Not content with publishing a letter from leading progressives, the Guardian tonight brings to an end its journey to a decision about which party to support.
The article is here.
General election 2010: The liberal moment has come
If the Guardian had a vote it would be cast enthusiastically for the Liberal Democrats. But under our discredited electoral system some people may – hopefully for the last time – be forced to vote tactically
We can certainly commend them on their decision, and my headline shows my surprise at them taking this bold step. I think many people were expecting the paper to resurrect its “clothespeg” stance from 2005. But let’s not forget the paper ultimately almost endorsed the Liberal Democrats in the European elections last year.
Those who comment beneath the articles waver between enthusiastic endorsement of the paper’s stance, criticism at the length of time it has taken to take a decision, and appalled horror from the remaining Labour stalwarts in the comments thread.
On the Conservatives
The article takes some considerable time to praise efforts from the Conservatives to re-align their party with a British mainstream, to diversify and speak to the many people in this country who aren’t extreme right wingers, and most importantly of all, to ditch Thatcher’s legacy. But they conclude the process is far from complete:
[David Cameron’s] difficulty is not that he is the “same old Tory”. He isn’t. The problem is that his revolution has not translated adequately into detailed policies, and remains highly contradictory. He embraces liberal Britain yet protests that Britain is broken because of liberal values. He is eloquent about the overmighty state but proposes to rip up the Human Rights Act which is the surest weapon against it. He talks about a Britain that will play a constructive role in Europe while aligning the Tories in the European parliament with some of the continent’s wackier xenophobes. Behind the party leader’s own engagement with green issues there stands a significant section of his party that still regards global warming as a liberal conspiracy.
On the Labour party
The Guardian acknowledges – like many of us – that the Labour party has significant achievements from its time in office. But as the years go on, their failings become more apparent until they tip the scales away from Labour being a positive influence on our nation.
Invited to embrace five more years of a Labour government, and of Gordon Brown as prime minister, it is hard to feel enthusiasm. Labour’s kneejerk critics can sometimes sound like the People’s Front of Judea asking what the Romans have ever done for us. The salvation of the health service, major renovation of schools, the minimum wage, civil partnerships and the extension of protection for minority groups are heroic, not small achievements.
Yet, even among those who wish Labour well, the reservations constantly press in. Massive, necessary and in some cases transformational investment in public services insufficiently matched by calm and principled reform, sometimes needlessly entangled with the private sector. Recognition of gathering generational storms on pensions, public debt, housing and – until very recently – climate change not addressed by clear strategies and openness with the public about the consequences. The inadequately planned pursuit of two wars. A supposedly strong and morally focused foreign policy which remains trapped in the great-power, nuclear-weapon mentality, blindly uncritical of the United States, mealy-mouthed about Europe and tarnished by the shame of Iraq – still not apologised for.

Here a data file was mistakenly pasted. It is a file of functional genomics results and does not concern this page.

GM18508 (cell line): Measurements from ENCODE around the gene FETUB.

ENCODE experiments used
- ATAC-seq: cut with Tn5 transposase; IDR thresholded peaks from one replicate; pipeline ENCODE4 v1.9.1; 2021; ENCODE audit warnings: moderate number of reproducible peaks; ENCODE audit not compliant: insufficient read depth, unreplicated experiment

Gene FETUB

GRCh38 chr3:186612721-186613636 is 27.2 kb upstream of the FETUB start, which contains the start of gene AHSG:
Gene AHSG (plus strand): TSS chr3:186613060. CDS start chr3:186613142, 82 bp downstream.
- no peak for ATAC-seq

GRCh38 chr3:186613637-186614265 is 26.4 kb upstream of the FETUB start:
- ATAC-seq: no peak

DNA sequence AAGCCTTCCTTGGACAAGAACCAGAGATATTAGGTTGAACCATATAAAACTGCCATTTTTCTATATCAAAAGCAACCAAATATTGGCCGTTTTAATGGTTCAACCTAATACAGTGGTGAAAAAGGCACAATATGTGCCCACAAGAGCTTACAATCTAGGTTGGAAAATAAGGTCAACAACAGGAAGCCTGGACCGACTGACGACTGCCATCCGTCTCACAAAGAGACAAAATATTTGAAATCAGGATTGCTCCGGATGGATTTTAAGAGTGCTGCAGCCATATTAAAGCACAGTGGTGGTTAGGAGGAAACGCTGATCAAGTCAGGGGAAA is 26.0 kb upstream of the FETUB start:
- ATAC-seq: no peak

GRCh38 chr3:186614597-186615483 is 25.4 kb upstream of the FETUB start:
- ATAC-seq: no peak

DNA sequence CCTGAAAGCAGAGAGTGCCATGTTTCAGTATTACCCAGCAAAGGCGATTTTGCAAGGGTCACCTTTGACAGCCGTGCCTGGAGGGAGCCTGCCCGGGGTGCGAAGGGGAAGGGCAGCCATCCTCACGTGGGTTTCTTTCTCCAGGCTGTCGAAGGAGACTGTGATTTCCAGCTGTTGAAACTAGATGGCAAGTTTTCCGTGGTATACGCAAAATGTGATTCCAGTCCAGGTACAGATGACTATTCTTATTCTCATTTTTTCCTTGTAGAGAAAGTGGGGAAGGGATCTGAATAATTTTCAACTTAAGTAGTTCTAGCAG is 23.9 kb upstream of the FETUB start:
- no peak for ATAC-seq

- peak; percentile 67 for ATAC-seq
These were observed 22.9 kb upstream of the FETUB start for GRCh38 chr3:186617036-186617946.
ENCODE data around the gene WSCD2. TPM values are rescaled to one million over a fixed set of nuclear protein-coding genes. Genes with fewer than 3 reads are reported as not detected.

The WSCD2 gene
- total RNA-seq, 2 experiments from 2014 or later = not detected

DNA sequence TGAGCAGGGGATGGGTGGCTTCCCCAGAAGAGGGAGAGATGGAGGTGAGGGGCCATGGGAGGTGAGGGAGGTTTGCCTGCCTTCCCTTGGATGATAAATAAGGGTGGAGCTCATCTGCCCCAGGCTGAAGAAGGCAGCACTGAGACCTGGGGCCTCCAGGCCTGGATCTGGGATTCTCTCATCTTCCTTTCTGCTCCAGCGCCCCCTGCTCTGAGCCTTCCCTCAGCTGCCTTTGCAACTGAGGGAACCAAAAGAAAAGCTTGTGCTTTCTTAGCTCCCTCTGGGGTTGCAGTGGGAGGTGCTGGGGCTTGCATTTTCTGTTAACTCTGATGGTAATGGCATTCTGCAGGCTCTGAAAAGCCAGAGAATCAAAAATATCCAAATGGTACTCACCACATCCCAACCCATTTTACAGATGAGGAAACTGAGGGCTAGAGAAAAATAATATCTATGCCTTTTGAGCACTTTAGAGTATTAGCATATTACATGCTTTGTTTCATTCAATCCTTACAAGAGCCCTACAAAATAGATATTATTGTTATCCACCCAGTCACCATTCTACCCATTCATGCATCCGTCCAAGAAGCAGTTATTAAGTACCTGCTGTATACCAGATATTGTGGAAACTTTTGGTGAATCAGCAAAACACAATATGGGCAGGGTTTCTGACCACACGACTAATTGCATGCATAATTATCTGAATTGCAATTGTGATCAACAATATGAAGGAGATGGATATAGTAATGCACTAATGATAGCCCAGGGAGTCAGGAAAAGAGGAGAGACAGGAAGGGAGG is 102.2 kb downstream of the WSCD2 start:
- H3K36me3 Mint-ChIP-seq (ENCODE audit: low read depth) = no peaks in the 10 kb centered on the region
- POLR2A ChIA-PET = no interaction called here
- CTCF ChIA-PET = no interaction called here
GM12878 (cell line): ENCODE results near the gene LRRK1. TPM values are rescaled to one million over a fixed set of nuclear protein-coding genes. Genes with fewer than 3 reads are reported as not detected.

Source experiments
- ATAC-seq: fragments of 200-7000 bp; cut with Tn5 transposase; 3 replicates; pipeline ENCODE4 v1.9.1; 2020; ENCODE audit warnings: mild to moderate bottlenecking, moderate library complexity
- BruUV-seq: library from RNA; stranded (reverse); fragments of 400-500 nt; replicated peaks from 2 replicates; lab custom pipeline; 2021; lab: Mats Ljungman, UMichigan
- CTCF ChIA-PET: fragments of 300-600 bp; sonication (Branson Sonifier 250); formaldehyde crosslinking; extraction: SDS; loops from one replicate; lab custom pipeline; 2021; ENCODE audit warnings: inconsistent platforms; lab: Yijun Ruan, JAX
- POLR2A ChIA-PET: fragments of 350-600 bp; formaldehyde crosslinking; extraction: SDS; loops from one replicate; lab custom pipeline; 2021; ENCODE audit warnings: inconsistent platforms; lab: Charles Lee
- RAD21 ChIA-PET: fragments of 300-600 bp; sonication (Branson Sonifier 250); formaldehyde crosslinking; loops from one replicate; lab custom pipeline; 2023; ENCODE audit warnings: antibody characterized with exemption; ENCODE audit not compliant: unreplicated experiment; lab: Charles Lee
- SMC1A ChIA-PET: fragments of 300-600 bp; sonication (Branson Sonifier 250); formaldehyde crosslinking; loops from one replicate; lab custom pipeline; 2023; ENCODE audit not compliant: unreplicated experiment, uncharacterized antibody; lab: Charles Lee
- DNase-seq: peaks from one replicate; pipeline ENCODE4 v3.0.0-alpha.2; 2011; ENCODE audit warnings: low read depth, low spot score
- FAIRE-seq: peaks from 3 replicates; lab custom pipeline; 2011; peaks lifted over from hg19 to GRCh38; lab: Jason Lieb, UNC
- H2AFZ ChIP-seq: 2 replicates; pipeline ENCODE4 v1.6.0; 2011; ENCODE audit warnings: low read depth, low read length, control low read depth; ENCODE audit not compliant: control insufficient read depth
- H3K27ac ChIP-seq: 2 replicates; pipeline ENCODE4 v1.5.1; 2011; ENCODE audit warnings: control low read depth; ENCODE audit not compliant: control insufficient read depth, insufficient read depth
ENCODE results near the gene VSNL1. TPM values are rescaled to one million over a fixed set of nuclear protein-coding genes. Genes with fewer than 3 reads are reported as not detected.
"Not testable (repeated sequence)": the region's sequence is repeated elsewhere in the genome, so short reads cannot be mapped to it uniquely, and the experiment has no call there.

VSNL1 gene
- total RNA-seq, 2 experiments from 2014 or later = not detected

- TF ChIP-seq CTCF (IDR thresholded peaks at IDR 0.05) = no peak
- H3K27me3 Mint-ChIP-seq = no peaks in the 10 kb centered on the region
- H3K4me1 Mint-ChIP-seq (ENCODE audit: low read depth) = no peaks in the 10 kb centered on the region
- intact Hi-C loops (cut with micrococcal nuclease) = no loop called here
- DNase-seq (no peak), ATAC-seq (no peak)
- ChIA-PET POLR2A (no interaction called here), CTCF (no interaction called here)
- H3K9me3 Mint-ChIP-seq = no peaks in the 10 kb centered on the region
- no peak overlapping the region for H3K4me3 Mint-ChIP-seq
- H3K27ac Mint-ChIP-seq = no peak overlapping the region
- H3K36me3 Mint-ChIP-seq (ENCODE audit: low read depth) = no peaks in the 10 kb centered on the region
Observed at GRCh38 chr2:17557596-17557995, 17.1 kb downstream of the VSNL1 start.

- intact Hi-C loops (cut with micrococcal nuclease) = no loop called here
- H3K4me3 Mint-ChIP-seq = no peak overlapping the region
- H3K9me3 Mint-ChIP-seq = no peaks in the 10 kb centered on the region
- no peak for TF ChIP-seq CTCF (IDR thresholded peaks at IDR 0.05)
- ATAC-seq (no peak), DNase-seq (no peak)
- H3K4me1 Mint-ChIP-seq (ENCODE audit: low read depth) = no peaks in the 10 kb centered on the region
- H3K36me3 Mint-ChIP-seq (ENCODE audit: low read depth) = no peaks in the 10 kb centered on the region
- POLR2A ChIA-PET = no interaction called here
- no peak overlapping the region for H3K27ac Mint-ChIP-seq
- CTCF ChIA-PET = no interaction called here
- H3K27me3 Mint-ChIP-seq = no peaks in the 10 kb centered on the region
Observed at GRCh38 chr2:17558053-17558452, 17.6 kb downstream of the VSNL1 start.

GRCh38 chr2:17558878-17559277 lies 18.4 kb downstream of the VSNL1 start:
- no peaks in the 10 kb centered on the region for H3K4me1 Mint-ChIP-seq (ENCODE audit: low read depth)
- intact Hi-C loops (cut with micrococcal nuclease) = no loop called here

On the Liberal Democrats
And as expected in an endorsement article, the paper reserves its warmest words for us.
[T]here is little doubt that in many areas of policy and tone, the Liberal Democrats have for some time most closely matched our own priorities and instincts. On political and constitutional change, they articulate and represent the change which is now so widely wanted. On civil liberty and criminal justice, they have remained true to liberal values and human rights in ways that the other parties, Labour more than the Tories in some respects, have not. They are less tied to reactionary and sectional class interests than either of the other parties.
The Liberal Democrats were green before the other parties and remain so. Their commitment to education is bred in the bone. So is their comfort with a European project which, for all its flaws, remains central to this country’s destiny. They are willing to contemplate a British defence policy without Trident renewal. They were right about Iraq, the biggest foreign policy judgment call of the past half-century, when Labour and the Tories were both catastrophically and stupidly wrong. They have resisted the rush to the overmighty centralised state when others have not. At key moments, when tough issues of press freedom have been at stake, they have been the first to rally in support. Above all, they believe in and stand for full, not semi-skimmed, electoral reform. And they have had a revelatory campaign. Trapped in the arid, name-calling two-party politics of the House of Commons, Nick Clegg has seldom had the chance to shine. Released into the daylight of equal debate, he has given the other two parties the fright of their lives.
Thank you, Guardian.